It’s high time that the racist practice of carding be stopped in Nova Scotia. Good for the NS NDP for thinking it through and reaching that conclusion. Shame on all the municipal and provincial politicians who continue to look the other way.

Unusual flooding, erosion, something has changed about the Margaree River in Cape Breton, writes Sam Ainsworth. When local residents start pointing it clear cutting of the Margaree watershed by Port Hawkesbury Paper, the company fights back. An expert report, the local salmon fishers association, politicians all get mobilized to argue that things in fact are just fine. Not so fast, writes Ainsworth, ” The Margaree could be a beacon of light in a very dark history for salmon in this province but the clearcutting must be drastically reduced.”

This weekend we feature In the shadow of the dam, APTN’s brand new and excellent documentary on the indigenous resistance to the Muskrat Falls project in Labrador. You can’t condemn environmental racism and violation of Indigenous rights in Nova Scotia, and remain silent on what’s happening in Labrador right now. It’s that simple.

A recent decision by the Nova Scotia Court of Appeal found that the department of Community Services was wrong to cut off welfare benefits from innocent family members for something the so called head of the family did wrong. Now a coalition of 20 community groups from across Nova Scotia is asking that Community Services review all its current practices for similar signs of discrimination. It also demands that all people unjustly deprived of benefits in the past get their money back.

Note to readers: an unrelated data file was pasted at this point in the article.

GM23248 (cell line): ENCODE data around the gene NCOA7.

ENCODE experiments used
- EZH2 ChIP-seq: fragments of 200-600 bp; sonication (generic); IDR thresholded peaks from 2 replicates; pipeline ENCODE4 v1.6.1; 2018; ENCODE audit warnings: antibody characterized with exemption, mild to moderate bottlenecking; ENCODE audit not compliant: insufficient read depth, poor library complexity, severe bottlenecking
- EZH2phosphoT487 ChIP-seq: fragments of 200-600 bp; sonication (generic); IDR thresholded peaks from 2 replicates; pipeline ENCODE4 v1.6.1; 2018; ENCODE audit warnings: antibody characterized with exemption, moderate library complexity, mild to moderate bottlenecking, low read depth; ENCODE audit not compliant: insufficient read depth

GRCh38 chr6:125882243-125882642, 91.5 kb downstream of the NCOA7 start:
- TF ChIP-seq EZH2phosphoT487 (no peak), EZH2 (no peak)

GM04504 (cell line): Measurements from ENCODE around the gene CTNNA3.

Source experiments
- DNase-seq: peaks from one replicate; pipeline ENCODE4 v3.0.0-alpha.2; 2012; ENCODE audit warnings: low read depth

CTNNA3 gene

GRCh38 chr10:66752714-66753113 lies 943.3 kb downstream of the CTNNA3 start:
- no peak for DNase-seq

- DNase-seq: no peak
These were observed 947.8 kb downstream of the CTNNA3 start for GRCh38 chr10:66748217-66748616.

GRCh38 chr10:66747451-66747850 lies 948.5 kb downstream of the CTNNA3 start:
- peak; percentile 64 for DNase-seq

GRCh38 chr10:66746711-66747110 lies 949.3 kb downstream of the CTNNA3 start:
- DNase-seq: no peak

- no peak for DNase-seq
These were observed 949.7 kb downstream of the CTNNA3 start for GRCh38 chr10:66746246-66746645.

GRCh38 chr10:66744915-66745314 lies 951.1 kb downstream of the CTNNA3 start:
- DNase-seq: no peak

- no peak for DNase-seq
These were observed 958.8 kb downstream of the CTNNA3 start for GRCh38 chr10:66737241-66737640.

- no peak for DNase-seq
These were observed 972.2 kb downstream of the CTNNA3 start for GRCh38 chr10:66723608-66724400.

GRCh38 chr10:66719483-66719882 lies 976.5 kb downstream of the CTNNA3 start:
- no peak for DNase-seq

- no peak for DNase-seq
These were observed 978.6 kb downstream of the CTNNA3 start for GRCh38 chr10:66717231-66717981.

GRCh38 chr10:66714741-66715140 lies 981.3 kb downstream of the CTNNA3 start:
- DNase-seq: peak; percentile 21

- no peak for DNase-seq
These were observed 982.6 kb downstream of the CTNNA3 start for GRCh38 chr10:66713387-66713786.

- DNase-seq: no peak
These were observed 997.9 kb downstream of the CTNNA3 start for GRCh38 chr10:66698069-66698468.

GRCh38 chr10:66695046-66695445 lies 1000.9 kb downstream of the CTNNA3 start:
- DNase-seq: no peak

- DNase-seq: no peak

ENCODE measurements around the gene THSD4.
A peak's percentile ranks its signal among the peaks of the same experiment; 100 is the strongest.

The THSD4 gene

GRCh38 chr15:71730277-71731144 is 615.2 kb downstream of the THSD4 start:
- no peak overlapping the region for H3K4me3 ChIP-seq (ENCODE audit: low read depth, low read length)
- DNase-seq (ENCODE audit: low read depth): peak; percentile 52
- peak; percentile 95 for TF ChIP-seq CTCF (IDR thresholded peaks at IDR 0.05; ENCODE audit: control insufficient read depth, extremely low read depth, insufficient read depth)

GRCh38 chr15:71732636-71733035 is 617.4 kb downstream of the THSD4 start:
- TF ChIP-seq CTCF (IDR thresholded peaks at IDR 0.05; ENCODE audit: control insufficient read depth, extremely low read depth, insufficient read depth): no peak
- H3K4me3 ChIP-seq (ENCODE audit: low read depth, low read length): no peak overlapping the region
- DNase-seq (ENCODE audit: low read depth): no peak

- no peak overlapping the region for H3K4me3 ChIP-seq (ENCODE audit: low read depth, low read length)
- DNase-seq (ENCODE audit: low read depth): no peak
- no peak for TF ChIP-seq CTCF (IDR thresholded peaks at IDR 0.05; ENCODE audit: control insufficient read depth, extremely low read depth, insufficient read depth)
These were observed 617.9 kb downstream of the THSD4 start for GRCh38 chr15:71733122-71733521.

Roberta Benefiel, founding director of  Grand Riverkeeper, Labrador, is visiting Nova Scotia to remind us that for the people who live there Muskrat Falls is an environmental disaster that will poison traditional food sources and flood indigenous lands. She believes that through the Maritime Link this is Nova Scotia issue as well. “There may not be that many of us, but people do live here. We need to put a face to these people,” Benefiel tells the Nova Scotia Advocate.

Lot of rent-poor people in Nova Scotia. 24,000 Nova Scotians, or one in five people who rent, spend more than 50 percent of their annual income on rent. New data released by Statistics Canada tells the story. Also, a neat app that lets you put it all on the map.

About paywalls, and why we don’t have one. Also about how the website is doing. This story mostly targets nice people with some money to spare.